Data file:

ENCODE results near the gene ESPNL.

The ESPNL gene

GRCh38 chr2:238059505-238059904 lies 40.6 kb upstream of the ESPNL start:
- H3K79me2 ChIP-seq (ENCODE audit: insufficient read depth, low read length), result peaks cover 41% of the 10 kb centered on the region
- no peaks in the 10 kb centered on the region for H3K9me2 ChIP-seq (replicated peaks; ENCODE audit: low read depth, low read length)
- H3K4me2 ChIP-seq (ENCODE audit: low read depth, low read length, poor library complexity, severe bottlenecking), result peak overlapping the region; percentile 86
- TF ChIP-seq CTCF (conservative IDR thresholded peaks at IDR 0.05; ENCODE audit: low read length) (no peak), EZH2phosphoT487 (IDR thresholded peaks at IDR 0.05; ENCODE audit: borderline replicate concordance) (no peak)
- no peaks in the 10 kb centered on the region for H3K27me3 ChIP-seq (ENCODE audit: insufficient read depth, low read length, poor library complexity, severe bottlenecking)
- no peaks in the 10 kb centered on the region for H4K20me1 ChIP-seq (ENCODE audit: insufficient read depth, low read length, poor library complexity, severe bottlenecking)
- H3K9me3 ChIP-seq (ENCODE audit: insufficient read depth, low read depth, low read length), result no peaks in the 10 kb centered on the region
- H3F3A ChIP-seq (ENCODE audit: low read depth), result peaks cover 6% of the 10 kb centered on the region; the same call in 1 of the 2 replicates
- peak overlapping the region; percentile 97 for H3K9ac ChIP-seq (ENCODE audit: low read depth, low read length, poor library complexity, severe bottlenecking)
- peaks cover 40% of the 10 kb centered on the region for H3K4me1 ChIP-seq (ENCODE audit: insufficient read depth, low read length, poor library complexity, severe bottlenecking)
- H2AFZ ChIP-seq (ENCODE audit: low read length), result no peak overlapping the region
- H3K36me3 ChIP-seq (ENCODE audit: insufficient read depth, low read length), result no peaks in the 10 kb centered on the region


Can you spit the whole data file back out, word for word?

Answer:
ENCODE results near the gene ESPNL.

The ESPNL gene

GRCh38 chr2:238059505-238059904 lies 40.6 kb upstream of the ESPNL start:
- H3K79me2 ChIP-seq (ENCODE audit: insufficient read depth, low read length), result peaks cover 41% of the 10 kb centered on the region
- no peaks in the 10 kb centered on the region for H3K9me2 ChIP-seq (replicated peaks; ENCODE audit: low read depth, low read length)
- H3K4me2 ChIP-seq (ENCODE audit: low read depth, low read length, poor library complexity, severe bottlenecking), result peak overlapping the region; percentile 86
- TF ChIP-seq CTCF (conservative IDR thresholded peaks at IDR 0.05; ENCODE audit: low read length) (no peak), EZH2phosphoT487 (IDR thresholded peaks at IDR 0.05; ENCODE audit: borderline replicate concordance) (no peak)
- no peaks in the 10 kb centered on the region for H3K27me3 ChIP-seq (ENCODE audit: insufficient read depth, low read length, poor library complexity, severe bottlenecking)
- no peaks in the 10 kb centered on the region for H4K20me1 ChIP-seq (ENCODE audit: insufficient read depth, low read length, poor library complexity, severe bottlenecking)
- H3K9me3 ChIP-seq (ENCODE audit: insufficient read depth, low read depth, low read length), result no peaks in the 10 kb centered on the region
- H3F3A ChIP-seq (ENCODE audit: low read depth), result peaks cover 6% of the 10 kb centered on the region; the same call in 1 of the 2 replicates
- peak overlapping the region; percentile 97 for H3K9ac ChIP-seq (ENCODE audit: low read depth, low read length, poor library complexity, severe bottlenecking)
- peaks cover 40% of the 10 kb centered on the region for H3K4me1 ChIP-seq (ENCODE audit: insufficient read depth, low read length, poor library complexity, severe bottlenecking)
- H2AFZ ChIP-seq (ENCODE audit: low read length), result no peak overlapping the region
- H3K36me3 ChIP-seq (ENCODE audit: insufficient read depth, low read length), result no peaks in the 10 kb centered on the region